Is it possible for L2TP VPN to do auto route configuration for client during connected?
OK, this question is asked over and over again over the Internet and most of the time there is a (semi-) incorrect answer that you cannot do what was described in the original post. Let me clarify it once and for all :)
The short answer is L2TP (and PPTP for that matter) do not have facilities to do route pushes inside the protocol, but it can be achieved outside the protocol.
Since L2TP is a Microsoft invention, the best source of information is their technical documentation (and they are quite good at it, by the way). The technical description of what I am going to explain down below can be found at VPN Addressing and Routing. The keywords for setting everything up properly (if you are going to do your own research) are: DHCPINFORM and "classless static routes".
First of all, how it works:
- a client connects to the VPN server
- after successful authentication a secure tunnel is established
- the client uses a DHCPINFORM message after the connection to request the DHCP Classless Static Routes option. This DHCP option contains a set of routes that are automatically added to the routing table of the requesting client (I slavishly copy-and-pasted this line directly from Microsoft documentation :) )
- the VPN server replies to that message with appropriate set of routes
Well, there is a caveat:
- there is RFC-3442 describing "DHCP Classless Static Routes" and there it states that the code for this option is 121. Microsoft decided to re-invent the wheel (as always) and uses code 249 for this option. Hence, to support a wider range of clients we need to respond back with both codes
I am going to describe a typical configuration using Linux box as the VPN server (you can configure MS servers using the link to the Microsoft documentation).
To configure routes on the clients we will need the following ingredients:
- L2TP/IPSEC (or PPTP) = for example, accel-ppp is a nice open source L2TP/PPTP server
- DHCP server = there are many, but I am going to describe dnsmasq's configuration
The following is a dump of a working accel-ppp configuration. I am providing it in its entirety, otherwise it would be difficult to explain what goes where. If you already have your VPN working you may skip this configuration file and concentrate on the DHCP configuration described below.
[root@vpn ~]# cat /opt/accel-ppp/config/accel-ppp.conf [modules] log_syslog pptp l2tp auth_mschap_v2 ippool sigchld chap-secrets logwtmp [core] log-error=/var/log/accel-ppp/core.log thread-count=4 [ppp] verbose=1 min-mtu=1280 mtu=1400 mru=1400 check-ip=1 single-session=replace mppe=require ipv4=require ipv6=deny ipv6-intf-id=0:0:0:1 ipv6-peer-intf-id=0:0:0:2 ipv6-accept-peer-intf-id=1 [lcp] lcp-echo-interval=30 lcp-echo-failure=3 [auth] #any-login=0 #noauth=0 [pptp] echo-interval=30 echo-failure=3 verbose=1 [l2tp] host-name=access-vpn verbose=1 [dns] dns1=192.168.70.251 dns2=192.168.70.252 [client-ip-range] disable [ip-pool] gw-ip-address=192.168.99.254 192.168.99.1-253 [log] log-file=/var/log/accel-ppp/accel-ppp.log log-emerg=/var/log/accel-ppp/emerg.log log-fail-file=/var/log/accel-ppp/auth-fail.log log-debug=/var/log/accel-ppp/debug.log copy=1 level=3 [chap-secrets] gw-ip-address=192.168.99.254 chap-secrets=/etc/ppp/chap-secrets [cli] telnet=127.0.0.1:2000 tcp=127.0.0.1:2001 [root@vpn ~]# ===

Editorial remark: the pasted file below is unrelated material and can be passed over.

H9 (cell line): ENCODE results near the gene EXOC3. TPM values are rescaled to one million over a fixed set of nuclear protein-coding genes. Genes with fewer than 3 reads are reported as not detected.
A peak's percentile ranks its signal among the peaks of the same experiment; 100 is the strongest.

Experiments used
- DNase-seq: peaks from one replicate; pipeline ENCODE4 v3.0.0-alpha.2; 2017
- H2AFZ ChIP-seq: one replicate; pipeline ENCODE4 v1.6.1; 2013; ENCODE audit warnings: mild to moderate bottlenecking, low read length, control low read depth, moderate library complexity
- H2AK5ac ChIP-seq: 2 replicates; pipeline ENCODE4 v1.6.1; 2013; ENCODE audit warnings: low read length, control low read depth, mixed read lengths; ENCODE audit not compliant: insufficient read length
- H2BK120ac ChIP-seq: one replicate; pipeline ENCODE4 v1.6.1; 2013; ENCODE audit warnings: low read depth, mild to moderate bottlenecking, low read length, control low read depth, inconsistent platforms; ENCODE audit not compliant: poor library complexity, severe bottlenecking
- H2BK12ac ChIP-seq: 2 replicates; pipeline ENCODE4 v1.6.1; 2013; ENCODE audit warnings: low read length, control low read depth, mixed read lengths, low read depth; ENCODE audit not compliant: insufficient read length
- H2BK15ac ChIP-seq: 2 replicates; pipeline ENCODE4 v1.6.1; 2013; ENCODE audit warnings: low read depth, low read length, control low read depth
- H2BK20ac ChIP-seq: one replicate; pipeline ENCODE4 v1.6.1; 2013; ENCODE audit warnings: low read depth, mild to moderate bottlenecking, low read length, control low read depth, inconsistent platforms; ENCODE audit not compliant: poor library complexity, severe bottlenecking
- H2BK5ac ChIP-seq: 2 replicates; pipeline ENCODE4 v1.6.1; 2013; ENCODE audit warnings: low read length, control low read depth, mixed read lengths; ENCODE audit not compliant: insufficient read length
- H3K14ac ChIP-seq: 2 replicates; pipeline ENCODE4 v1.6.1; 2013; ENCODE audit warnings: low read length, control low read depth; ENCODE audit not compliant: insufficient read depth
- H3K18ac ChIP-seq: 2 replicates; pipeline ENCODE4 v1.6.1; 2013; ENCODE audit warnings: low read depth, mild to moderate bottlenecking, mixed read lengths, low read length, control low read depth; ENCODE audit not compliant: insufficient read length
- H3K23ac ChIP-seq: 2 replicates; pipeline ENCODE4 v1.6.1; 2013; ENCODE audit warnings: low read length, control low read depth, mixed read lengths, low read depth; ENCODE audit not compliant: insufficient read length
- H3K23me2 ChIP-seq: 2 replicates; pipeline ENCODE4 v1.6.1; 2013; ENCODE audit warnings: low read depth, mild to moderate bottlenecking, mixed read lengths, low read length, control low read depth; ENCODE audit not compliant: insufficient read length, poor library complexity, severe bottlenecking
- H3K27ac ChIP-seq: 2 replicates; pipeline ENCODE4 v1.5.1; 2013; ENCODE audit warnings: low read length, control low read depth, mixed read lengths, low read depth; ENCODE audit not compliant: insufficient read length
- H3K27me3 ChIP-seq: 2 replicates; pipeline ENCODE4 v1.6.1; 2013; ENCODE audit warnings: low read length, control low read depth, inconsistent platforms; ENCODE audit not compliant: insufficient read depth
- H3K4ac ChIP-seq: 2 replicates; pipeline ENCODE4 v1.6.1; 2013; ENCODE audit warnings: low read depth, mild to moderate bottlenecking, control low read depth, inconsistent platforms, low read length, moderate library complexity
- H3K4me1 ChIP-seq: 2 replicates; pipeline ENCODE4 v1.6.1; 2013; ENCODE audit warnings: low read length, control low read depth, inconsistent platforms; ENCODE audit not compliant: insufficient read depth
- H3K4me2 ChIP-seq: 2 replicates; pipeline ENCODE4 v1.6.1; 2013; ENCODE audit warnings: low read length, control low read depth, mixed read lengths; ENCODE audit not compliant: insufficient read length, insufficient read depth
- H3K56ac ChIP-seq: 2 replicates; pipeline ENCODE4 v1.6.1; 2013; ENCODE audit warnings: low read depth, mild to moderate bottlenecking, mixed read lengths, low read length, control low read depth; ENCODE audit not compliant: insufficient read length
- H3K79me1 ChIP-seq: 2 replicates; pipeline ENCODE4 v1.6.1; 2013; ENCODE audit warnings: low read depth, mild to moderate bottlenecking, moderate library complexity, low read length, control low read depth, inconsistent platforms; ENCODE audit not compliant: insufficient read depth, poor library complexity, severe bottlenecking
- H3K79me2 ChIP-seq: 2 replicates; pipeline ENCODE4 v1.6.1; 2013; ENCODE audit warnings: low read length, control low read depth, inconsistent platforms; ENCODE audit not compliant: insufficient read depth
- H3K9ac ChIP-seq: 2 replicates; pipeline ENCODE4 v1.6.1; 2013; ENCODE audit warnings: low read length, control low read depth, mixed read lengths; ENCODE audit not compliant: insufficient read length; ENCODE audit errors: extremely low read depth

At this point our clients can connect via L2TP (or PPTP) and communicate with the VPN server. So, the only missing part is a DHCP server that is listening on the created tunnels and that responds back with the necessary information. Below is an excerpt from the dnsmasq configuration file (I am providing DHCP related options only):
[root@vpn ~]# grep -E '^dhcp' /etc/dnsmasq.conf dhcp-range=192.168.99.254,static dhcp-option=option:router dhcp-option=121,192.168.70.0/24,192.168.99.254,192.168.75.0/24,192.168.99.254,10.0.0.0/24,192.168.99.254 dhcp-option=249,192.168.70.0/24,192.168.99.254,192.168.75.0/24,192.168.99.254,10.0.0.0/24,192.168.99.254 dhcp-option=vendor:MSFT,2,1i [root@vpn ~]#
In the above excerpt we are pushing routes 192.168.70.0/24, 192.168.75.0/24, and 10.0.0.0/24 via 192.168.99.254 (the VPN server).
Finally, if you sniff the network traffic (e.g. on the VPN server) you will see something like the following for the response on the DHCPINFORM message:
19:54:46.716113 IP (tos 0x0, ttl 64, id 10142, offset 0, flags [none], proto UDP (17), length 333) 192.168.99.254.67 > 192.168.99.153.68: BOOTP/DHCP, Reply, length 305, htype 8, hlen 6, xid 0xa27cfc5f, secs 1536, Flags [none] Client-IP 192.168.99.153 Vendor-rfc1048 Extensions Magic Cookie 0x63825363 DHCP-Message Option 53, length 1: ACK Server-ID Option 54, length 4: 192.168.99.254 Domain-Name Option 15, length 18: "vpn.server.tld" Classless-Static-Route-Microsoft Option 249, length 24: (192.168.70.0/24:192.168.99.254),(192.168.75.0/24:192.168.99.254),(10.0.0.0/24:192.168.99.254) Vendor-Option Option 43, length 7: 18.104.22.168.0.1.255
P.S. I almost forgot an essential part required for the successful use of the above configuration. Well, it was described in the Microsoft docs I referred to, but who read the documentation? :) OK, clients should be configured without 'Use default gateway' on the VPN connection (on Windows it is in connection's properties -> Networking -> Internet Protocol Version 4 (TCP/IPv4) -> Properties -> Advanced -> IP Settings). On some clients there is also an option called 'Disable class based route addition' - it must be unset since it explicitly disables the functionality we are trying to implement.